patty_murray_groundbreaking_earmarks.jpg
Today's Seattle Times reports that 17 of Patty Murray's former staffers have gone on to careers in lobbying, helping major donors tap into the millions

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Most of Patty Murray's Earmarks Are Not Pay-to-Play

patty_murray_groundbreaking_earmarks.jpg
Today's Seattle Times reports that 17 of Patty Murray's former staffers have gone on to careers in lobbying, helping major donors tap into the millions of dollars in earmark money she brings home each year. "A price for access" is how one of the story's sections is headlined (though no one is quoted saying that).

But according to a database maintained in part by one of the anti-earmark advocates quoted in the Times' story, the majority of the money Murray sends back to her home state is going to people who haven't given her a dime.

This summer, the Center for Responsive Politics (a campaign donations watchdog) and Taxpayers for Common Sense (an anti-earmark group) joined forces to create a database comparing earmark recipients to campaign donors. According to that database, just 18 percent of the $219.5 million in earmarks that Murray created for special projects this year went to companies whose executives and/or employees gave her money.

The rest went to people like Thomas Mick, the CEO of the Washington Grain Alliance, which represents wheat farmers in eastern Washington. The alliance has been regularly receiving money from Washington to help it create a type of wheat that doesn't need yearly replanting. "If we can get a wheat that will continue, we'd save a tremendous amount of money," Mick says.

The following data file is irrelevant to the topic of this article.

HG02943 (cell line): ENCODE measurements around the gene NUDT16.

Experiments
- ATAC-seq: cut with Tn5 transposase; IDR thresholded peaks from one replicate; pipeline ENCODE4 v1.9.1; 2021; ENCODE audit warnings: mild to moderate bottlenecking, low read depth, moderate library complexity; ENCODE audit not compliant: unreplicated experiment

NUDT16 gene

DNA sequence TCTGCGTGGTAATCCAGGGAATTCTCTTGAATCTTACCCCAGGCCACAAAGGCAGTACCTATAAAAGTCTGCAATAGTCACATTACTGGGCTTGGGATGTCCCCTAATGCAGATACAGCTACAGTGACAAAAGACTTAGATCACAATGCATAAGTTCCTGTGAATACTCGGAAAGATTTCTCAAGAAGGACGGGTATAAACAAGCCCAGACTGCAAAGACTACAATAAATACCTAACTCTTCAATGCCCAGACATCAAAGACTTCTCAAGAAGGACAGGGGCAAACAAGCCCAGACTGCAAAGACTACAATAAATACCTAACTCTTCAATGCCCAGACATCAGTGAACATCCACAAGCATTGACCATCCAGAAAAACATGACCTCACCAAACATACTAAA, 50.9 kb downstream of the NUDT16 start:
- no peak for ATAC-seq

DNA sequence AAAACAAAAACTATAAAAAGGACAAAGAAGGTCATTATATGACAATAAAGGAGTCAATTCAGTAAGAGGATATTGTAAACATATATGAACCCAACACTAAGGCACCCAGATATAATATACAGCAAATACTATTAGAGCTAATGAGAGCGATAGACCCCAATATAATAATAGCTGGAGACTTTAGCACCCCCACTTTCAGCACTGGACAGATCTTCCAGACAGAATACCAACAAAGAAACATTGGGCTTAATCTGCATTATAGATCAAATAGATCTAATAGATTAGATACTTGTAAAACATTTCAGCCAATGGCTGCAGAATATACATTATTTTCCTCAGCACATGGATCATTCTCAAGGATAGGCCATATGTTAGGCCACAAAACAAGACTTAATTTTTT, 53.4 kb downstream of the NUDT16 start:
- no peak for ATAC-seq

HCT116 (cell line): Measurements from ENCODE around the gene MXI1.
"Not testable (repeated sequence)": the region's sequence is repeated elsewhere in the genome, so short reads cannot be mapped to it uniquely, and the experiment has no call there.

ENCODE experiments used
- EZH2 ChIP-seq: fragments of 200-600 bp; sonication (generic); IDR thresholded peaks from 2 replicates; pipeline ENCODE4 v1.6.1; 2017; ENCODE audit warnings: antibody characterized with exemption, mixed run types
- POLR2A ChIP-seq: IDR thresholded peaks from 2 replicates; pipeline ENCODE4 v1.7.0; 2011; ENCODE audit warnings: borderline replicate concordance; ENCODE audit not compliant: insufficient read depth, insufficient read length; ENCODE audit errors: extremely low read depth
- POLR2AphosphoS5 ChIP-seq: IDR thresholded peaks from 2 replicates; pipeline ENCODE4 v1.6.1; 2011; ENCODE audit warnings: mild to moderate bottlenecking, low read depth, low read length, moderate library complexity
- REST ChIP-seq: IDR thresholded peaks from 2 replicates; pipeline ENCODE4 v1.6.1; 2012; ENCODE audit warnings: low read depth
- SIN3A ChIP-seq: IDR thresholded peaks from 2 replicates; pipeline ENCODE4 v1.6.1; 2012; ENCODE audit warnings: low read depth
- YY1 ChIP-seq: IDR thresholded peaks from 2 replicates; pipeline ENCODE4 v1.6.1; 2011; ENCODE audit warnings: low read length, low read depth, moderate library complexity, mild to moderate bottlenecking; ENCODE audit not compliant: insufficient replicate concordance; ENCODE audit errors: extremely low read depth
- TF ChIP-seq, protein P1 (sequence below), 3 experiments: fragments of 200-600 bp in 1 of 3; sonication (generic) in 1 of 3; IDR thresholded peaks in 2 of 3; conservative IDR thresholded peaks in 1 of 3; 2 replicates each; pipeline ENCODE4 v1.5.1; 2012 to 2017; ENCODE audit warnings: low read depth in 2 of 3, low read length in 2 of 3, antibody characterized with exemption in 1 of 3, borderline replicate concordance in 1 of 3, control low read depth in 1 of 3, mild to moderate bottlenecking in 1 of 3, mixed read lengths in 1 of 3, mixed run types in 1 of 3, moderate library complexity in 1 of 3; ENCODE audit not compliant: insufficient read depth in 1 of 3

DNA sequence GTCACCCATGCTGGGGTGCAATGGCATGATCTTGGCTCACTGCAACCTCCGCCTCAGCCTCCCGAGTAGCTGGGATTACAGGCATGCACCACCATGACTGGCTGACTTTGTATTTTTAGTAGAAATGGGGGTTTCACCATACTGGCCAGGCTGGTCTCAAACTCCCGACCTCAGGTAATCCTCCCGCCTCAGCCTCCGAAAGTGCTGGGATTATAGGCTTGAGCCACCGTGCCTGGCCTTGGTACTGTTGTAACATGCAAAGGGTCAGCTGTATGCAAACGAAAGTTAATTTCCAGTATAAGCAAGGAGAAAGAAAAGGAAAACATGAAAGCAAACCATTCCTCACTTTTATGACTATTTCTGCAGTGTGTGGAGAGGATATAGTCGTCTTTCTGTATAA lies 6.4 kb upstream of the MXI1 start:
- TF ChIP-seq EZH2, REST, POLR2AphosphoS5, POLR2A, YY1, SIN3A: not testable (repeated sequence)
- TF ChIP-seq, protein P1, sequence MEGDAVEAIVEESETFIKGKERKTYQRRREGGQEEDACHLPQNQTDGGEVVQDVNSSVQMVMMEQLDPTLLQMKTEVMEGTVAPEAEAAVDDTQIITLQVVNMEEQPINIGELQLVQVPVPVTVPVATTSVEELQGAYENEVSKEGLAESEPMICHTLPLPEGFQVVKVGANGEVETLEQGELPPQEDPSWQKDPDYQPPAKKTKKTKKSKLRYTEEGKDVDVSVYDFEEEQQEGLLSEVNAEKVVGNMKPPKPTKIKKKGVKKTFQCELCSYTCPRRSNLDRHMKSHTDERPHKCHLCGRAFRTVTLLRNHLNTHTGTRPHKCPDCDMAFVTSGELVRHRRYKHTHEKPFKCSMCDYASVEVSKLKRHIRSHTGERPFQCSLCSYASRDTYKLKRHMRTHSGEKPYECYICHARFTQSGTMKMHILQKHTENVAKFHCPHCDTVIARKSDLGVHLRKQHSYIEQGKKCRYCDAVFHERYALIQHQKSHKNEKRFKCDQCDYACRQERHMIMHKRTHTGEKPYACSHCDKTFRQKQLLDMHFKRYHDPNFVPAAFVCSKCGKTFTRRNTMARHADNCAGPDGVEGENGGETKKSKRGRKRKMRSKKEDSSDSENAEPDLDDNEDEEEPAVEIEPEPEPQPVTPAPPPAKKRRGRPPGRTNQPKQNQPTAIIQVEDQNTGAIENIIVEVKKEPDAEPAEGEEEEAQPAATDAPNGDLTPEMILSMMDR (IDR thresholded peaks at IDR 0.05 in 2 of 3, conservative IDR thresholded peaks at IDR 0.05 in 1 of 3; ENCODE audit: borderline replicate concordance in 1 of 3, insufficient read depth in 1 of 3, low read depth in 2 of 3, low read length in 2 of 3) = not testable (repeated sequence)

This year, the Alliance and Washington State University received $98,000 to continue that research. But neither the Alliance nor Mick himself are donors to Murray's campaign. The Alliance also didn't hire a lobbyist to get the money. Mick says he got the allocation by visiting with Murray himself on an annual trip to D.C.

Jean Farmer, Executive Director of the Northeast Community Center in Spokane, laughs out loud when asked if she hired a lobbyist in pursuing a $490,000 earmark to expand NCC's health clinic. "We don't do that; there's no way we could," Farmer says. NCC directly petitioned Murray's staff for help.

The Seattle Times isn't wrong to point out the relationships between staffers, lobbyists, donors and earmarks. But the numbers from the CRP/TCS database and the experience of Mick and Farmer just doesn't bear out the claim that the only way to gain access is to pay the price.

 
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